>From the case studies it becomes clear that, despite the differences in the individual experience of the ports, maritime commerce was a powerful factor behind urbanization, and port cities served as the nexus of the growing world market. As a consequence of this function, port cities were invariably prone to an increased risk of exposure, particularly to infectious diseases. Many of the dominant epidemic diseases, such as plague, cholera, typhoid, and yellow fever, were imported via port cities which, in turn, accelerated disease diffusion in coastal areas and dependent hinterlands. The individual demographic regimes of large ports were moulded by similar factors such as extending trading networks and high levels of in-migration, which aggravated the latent exposure risks of the indigenous population. At the same time, the predominance of unskilled and casual work, residential overcrowding, and poor-quality housing were responsible for a high background mortality. This situation continued to exist until the middle of the twentieth century, as the port economy with its strong reliance on trade was characterized by the absence of a strong and widely based manufacturing industry. Even where ports benefitted from a diversification in their employment structure, the dependence on raw material imports remained and the new industrial sectors were characterized by a low technological level. As a result, migrants were often attracted by port cities because of the proliferation of casual and unskilled jobs. Long-distance migration and a broad ethnic mix became remarkable features of port city populations, which invariably had an important impact on the demographic and social consequences. A further characteristic that distinguished ports from other cities was similarly the result of the predominance of trade and commerce and the ideology of merchant capital. Despite the increasing expansion of voting rights in many European states, port cities were still governed by quasi oligarchies. Trieste, for example, was dominated by the "corpo mercantile," a small, interrelated merchant elite (Cattaruzza). Consequently, it is not surprising to see that trade interests and a constant concern over cash expenditures were at the centre of local politics. At the same time, however, the merchants' interests were national but above all international and they had overcome local dependencies. This was facilitated by the fact that the merchants were not deep-rooted in the city. In Liverpool, for example, almost none of the merchants were born in the city itself. Especially in situations of crises this could have had major consequences for the port cities. Moreover, the dominance of merchant capital directly affected the contemporary response to public health issues and had a profound impact on the selection and implementation of specific strategies. Whereas the need to handle health risks was initially apparent in port cities, there was, however, an unusually high dependency on charity and philanthropy, and a general absence of municipal efforts toward social welfare provision. In many port cities, as it is shown for Malmo (Fridlizius), there was little commitment to effective public health reform. Furthermore, as merchant capital was mobile, it could easily be removed in times of crises and shifted to other places as soon as business orientation or trade routes changed. In the case of Liverpool, this led to a fast and massive decline of the city in the course of the twentieth century.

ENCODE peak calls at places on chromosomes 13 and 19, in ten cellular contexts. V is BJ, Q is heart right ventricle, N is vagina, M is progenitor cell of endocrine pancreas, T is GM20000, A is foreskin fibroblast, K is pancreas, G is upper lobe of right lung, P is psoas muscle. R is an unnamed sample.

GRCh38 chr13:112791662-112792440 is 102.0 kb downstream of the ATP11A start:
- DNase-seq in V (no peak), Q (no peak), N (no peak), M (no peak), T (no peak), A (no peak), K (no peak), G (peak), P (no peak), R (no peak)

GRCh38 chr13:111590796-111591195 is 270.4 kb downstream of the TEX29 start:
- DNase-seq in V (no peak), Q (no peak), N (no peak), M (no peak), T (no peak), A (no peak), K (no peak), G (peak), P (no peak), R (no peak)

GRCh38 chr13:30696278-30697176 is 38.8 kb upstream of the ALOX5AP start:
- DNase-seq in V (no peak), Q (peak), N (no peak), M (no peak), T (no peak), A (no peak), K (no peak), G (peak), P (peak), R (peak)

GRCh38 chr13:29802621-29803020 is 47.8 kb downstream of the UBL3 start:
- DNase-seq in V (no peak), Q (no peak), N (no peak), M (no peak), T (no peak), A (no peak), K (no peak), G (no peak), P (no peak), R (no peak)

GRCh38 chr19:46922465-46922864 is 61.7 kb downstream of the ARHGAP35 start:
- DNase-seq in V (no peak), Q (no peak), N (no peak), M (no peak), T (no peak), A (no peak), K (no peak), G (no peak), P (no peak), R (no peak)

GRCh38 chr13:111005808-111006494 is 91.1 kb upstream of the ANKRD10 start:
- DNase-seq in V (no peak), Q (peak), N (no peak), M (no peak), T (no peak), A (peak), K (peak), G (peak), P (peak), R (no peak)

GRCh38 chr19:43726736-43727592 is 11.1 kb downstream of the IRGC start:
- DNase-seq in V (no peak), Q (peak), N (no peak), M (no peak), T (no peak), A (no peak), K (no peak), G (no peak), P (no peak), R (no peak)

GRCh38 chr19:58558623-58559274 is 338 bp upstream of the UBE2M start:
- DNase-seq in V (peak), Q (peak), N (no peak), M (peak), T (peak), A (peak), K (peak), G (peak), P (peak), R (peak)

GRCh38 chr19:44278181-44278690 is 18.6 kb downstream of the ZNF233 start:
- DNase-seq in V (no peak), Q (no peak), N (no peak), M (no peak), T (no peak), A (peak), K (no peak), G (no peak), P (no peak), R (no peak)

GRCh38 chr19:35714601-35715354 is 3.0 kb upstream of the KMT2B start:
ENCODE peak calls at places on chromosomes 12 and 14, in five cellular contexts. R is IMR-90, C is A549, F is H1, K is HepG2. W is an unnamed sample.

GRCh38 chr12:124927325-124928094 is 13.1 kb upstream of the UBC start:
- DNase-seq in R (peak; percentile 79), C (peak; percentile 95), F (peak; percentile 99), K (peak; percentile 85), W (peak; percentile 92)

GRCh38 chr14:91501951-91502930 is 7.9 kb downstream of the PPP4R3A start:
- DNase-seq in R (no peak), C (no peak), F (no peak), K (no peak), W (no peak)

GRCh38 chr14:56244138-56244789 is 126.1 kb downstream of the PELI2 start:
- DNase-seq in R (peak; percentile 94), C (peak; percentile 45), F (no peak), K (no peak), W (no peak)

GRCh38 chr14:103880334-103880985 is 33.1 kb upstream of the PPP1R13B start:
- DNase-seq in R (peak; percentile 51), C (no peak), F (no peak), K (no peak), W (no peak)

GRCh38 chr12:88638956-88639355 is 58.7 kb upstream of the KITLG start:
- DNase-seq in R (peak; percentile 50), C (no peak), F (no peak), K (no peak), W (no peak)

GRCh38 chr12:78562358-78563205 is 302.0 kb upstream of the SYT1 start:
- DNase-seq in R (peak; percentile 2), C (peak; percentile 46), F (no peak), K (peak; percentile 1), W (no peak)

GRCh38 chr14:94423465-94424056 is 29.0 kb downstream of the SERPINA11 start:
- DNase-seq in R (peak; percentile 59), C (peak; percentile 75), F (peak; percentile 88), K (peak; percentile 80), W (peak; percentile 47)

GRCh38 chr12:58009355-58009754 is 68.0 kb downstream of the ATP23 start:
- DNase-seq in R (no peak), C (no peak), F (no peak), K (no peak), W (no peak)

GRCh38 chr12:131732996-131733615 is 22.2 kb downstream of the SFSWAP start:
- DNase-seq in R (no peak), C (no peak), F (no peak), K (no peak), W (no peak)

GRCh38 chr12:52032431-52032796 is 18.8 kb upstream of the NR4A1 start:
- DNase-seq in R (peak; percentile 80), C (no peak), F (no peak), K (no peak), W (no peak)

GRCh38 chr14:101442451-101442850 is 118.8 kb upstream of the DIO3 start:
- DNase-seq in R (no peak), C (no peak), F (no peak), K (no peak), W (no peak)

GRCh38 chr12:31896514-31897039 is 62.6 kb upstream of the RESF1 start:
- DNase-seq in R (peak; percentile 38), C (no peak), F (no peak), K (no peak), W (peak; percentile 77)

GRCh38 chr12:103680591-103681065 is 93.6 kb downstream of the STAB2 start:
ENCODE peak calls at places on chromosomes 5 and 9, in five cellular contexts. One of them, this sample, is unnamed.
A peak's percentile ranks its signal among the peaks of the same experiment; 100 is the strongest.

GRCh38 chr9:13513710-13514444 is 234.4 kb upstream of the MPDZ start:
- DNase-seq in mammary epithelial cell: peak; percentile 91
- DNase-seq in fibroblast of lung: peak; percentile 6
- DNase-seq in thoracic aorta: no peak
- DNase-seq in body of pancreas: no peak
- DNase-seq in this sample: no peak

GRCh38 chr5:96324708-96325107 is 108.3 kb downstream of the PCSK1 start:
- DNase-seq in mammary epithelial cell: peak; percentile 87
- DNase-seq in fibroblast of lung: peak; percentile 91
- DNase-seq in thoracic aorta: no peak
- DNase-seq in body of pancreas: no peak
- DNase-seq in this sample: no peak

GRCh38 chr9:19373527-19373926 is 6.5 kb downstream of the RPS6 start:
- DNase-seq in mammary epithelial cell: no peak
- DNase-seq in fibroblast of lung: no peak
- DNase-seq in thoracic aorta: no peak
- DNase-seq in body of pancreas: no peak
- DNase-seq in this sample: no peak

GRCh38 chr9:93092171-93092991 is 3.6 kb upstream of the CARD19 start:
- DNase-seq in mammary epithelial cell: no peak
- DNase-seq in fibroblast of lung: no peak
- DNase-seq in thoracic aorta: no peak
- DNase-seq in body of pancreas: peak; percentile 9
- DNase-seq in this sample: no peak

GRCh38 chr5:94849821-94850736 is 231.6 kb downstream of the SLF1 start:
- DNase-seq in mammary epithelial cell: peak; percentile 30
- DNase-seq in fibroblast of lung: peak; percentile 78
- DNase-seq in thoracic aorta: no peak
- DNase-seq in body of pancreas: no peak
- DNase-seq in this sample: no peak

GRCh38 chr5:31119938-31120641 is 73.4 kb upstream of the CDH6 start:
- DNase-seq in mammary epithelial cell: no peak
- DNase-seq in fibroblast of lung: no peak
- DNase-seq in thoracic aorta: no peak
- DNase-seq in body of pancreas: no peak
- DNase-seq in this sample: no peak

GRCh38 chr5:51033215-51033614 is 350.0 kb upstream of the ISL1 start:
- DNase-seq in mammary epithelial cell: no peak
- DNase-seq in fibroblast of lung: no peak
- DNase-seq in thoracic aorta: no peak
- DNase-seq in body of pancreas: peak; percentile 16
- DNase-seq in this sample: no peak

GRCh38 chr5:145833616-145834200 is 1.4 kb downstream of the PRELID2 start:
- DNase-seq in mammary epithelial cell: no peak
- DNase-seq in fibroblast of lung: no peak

Whereas research on ports often provides an outside look, directed towards the sea, analysing, for example, trade, capital flow, or maritime routes, the present conference volume deliberately looks inside and proffers an original and excellent insight into the population history of Western European port cities. It even goes far beyond that, analysing the interrelationship between population history, social conditions, and economic development within the framework of a port typology. Approaching the general theme from slightly different angles the contributions keep to a high standard, and beyond that, clearly demonstrate the strength of interdisciplinary research, drawing explicitly on work in economic, demographic, maritime, medical, social, and urban history. As with all good scholarly work, the volume opens new perspectives, thus leaving many questions raised in this context unanswered, but making it clear that a further exploration of the theme is essential to broaden our understanding of modern population processes.
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Jorg P. Vogele. Review of Lawton, Richard; Lee, Robert, eds., Population and Society in Western European Port Cities, c. 1650-1939.